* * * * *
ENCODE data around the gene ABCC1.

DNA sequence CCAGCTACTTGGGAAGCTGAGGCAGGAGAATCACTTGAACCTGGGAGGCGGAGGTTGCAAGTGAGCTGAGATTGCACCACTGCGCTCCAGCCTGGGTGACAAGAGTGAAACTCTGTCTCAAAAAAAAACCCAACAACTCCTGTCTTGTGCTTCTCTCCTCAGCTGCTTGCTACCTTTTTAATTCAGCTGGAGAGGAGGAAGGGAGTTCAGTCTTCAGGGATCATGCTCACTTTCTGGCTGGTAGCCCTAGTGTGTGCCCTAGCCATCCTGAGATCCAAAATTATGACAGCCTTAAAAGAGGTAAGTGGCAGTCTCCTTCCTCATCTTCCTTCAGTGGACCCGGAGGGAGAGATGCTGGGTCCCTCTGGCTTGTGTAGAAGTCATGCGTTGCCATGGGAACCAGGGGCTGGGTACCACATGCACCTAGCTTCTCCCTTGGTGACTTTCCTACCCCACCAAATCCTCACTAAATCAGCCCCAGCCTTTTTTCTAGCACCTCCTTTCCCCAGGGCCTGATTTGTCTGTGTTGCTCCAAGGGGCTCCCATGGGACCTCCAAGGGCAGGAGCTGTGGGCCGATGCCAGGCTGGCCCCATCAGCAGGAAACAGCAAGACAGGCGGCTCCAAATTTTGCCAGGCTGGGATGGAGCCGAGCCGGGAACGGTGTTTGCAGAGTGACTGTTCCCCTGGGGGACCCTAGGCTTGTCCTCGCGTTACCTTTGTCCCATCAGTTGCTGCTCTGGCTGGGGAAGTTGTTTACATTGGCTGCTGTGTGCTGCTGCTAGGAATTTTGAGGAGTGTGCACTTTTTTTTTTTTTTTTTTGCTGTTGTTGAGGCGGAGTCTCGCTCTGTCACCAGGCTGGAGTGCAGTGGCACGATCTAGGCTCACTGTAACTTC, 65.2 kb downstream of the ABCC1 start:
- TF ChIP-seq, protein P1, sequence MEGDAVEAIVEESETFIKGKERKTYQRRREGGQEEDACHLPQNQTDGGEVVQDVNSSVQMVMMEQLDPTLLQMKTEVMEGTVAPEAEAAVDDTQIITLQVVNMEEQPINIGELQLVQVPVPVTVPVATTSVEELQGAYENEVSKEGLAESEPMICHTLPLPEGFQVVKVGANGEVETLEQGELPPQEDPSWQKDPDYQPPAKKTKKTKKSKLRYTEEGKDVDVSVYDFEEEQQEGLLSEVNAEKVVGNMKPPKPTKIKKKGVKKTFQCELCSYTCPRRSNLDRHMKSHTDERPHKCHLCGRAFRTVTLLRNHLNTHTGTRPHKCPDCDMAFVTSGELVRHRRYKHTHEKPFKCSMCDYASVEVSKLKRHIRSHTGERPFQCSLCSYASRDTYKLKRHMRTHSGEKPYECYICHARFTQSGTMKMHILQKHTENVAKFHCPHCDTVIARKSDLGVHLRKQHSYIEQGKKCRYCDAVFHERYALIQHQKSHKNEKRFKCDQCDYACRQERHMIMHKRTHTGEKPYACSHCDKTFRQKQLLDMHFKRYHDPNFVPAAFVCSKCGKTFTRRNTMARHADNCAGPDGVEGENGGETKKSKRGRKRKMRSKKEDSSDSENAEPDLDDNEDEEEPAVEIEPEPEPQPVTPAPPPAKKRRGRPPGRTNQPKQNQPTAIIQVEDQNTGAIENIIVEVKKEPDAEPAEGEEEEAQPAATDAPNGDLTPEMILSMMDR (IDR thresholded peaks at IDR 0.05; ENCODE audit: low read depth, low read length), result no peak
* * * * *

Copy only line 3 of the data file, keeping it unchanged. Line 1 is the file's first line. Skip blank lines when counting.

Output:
- TF ChIP-seq, protein P1, sequence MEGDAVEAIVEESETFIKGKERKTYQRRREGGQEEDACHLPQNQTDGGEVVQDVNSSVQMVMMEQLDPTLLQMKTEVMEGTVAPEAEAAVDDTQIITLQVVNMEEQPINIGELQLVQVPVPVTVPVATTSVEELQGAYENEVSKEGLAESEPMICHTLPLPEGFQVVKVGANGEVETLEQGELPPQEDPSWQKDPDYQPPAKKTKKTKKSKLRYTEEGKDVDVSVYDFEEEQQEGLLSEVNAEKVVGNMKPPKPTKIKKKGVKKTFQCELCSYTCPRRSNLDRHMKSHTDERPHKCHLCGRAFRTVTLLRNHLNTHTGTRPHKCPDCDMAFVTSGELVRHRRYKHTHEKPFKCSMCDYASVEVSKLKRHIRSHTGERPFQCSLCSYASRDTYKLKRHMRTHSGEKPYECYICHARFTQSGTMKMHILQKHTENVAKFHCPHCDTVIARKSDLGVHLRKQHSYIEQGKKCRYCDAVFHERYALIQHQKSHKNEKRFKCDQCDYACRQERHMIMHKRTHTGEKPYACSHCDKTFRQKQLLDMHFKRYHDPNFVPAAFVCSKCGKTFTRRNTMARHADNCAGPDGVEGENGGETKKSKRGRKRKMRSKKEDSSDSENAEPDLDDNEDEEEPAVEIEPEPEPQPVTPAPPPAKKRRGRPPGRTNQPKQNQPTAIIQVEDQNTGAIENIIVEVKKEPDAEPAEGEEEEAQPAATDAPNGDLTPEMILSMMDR (IDR thresholded peaks at IDR 0.05; ENCODE audit: low read depth, low read length), result no peak